There’s a video making the rounds on Facebook right now titled Look Up. It implores us to “look up” from our phones because we could be missing a lot. It makes a good point, but I think it exaggerates.
Yes, if you never look up from your phone, you could miss meeting someone walking by, someone who could become the love of your life. But you could have missed that person by reading a book, stopping to smell some flowers, or choosing a different route that day. The phone is not to blame.
I’m so grateful for computer and internet technology. If not for the internet, my husband and I probably would not have met. He was living 250 miles away from me at the time we met via that early internet service provider, Prodigy. If not for texting technology I would not be able to easily and freely chat with my mom nearly every day as we do. I joke that I’m still living on Pacific Standard Time with her, despite living in Virginia now, because my family often eats dinner late and my parents eat early, so my mom and I chat on Yahoo Instant Messenger while making our respective dinners.
As I type this blog post my daughters are playing Minecraft with a friend who lives 15 miles away. We get together in real life too, but thanks to the internet sometimes they can get together on stay-at-home days too.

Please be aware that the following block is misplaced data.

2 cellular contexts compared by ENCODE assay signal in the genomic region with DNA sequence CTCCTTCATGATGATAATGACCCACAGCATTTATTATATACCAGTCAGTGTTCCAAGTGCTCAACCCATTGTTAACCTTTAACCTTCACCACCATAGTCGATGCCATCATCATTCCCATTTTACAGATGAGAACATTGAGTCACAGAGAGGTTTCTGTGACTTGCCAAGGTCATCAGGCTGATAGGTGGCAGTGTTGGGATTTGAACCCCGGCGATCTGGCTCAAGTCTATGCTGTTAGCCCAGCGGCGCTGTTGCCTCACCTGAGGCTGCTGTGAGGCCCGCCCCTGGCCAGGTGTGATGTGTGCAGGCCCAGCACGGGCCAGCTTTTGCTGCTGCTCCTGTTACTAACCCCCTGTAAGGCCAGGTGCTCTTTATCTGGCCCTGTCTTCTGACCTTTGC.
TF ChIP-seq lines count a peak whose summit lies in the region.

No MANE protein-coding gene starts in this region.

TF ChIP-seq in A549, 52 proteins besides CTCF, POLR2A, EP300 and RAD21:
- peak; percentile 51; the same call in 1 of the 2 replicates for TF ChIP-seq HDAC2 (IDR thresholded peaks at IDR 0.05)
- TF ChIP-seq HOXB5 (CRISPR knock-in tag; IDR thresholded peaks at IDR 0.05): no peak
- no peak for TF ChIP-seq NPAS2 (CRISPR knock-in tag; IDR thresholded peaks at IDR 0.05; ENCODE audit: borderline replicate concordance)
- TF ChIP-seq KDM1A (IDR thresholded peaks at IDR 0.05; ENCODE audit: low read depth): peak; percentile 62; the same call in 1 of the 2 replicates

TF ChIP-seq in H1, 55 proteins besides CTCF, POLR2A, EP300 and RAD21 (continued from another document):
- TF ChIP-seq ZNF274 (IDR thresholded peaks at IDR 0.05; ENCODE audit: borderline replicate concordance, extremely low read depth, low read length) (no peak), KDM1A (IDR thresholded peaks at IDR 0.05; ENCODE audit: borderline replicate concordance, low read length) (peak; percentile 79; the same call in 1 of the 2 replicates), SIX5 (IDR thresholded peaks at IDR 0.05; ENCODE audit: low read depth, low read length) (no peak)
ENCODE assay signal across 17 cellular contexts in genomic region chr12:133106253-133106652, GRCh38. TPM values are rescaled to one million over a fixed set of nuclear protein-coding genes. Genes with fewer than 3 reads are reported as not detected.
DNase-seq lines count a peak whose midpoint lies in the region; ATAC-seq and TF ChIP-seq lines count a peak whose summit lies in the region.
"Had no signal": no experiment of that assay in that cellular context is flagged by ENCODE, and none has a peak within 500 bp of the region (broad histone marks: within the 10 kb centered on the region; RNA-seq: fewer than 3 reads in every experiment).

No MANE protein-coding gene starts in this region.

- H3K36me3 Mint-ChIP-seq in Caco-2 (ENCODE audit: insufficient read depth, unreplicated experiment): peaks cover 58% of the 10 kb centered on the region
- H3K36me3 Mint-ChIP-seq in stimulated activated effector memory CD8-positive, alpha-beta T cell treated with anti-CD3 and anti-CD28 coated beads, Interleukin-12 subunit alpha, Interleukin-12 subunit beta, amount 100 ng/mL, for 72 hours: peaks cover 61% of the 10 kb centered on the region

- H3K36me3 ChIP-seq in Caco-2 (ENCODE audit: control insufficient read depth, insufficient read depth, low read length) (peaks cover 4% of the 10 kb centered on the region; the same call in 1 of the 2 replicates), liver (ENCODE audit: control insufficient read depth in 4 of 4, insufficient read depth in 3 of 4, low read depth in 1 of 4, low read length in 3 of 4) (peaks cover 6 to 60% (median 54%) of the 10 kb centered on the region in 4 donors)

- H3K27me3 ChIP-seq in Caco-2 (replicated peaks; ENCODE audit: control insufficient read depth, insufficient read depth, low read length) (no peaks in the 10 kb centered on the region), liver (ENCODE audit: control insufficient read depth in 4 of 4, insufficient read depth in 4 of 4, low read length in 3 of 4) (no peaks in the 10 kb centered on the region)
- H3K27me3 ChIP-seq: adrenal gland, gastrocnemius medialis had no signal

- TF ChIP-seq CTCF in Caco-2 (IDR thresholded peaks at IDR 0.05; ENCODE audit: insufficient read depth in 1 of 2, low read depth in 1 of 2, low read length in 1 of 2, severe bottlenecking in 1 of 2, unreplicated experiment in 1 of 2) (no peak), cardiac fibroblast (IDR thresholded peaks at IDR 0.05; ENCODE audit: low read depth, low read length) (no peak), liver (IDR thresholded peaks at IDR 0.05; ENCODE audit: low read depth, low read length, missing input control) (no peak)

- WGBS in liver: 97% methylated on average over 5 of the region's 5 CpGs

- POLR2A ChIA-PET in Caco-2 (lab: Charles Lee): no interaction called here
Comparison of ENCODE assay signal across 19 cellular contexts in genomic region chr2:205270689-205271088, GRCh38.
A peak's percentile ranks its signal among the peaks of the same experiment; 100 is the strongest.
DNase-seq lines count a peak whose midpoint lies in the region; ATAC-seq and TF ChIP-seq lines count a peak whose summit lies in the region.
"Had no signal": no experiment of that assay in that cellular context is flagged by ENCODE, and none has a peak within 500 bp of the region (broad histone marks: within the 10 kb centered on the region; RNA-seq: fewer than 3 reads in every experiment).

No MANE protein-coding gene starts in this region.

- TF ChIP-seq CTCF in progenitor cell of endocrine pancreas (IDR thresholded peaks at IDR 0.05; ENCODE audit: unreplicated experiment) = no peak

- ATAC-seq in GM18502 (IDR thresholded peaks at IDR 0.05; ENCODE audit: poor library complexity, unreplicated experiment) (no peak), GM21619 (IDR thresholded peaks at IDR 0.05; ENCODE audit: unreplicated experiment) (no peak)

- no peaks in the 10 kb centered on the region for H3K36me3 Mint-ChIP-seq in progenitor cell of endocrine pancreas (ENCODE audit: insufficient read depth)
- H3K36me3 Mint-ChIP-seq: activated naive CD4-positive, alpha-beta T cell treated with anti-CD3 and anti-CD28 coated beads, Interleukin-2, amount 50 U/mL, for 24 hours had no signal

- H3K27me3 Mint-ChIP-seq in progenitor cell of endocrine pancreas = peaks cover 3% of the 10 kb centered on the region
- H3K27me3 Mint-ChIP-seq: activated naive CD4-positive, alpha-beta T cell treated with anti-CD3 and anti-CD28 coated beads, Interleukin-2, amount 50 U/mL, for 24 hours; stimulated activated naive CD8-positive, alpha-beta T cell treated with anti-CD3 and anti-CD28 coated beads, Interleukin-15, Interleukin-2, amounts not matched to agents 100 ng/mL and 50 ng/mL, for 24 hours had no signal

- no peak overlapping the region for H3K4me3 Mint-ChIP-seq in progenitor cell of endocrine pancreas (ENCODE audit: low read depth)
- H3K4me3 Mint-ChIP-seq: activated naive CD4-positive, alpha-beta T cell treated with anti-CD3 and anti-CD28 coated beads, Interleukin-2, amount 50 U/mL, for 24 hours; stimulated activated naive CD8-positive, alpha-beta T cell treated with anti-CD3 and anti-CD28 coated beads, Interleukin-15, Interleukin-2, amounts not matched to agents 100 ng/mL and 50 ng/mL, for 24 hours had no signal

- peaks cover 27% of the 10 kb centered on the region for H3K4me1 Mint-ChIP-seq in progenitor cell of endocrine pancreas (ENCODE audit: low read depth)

Yes, the video was specifically about smartphones, but my most interesting examples are of internet technology in general. As for my use of my iPhone, which I’ve had since November, I think it’s wonderful to be able to carry a computer with me. I think we really should call the device something better than “phone.” I use it far more often for reading, making notes, reminders, and looking up information. Of course there are times we ought to leave the phone in pocket or purse, but when we come across a group of people looking at their phones we can’t assume that they weren’t just having a lively discussion a moment ago. Maybe they’re they’re checking in with family members, looking up something to support their discussion, or inviting more people to join them. Or maybe they just feel like doing something else instead of visiting at the moment; nothing wrong with that.
Just because we use our phones and devices doesn’t mean we’re not spending time together as well, sometimes even WITH those devices. One night last week, my husband, my girls, and I were spending time together, all using devices. Rhiannon and Robert were taking turns choosing music videos on YouTube while Robert, Caroline, and I had THREE Words With Friends (Scrabble) games going on at once, each of us playing with each of the others.
It’s not a bad thing. It’s great that today we have another way to play (and learn and research and communicate).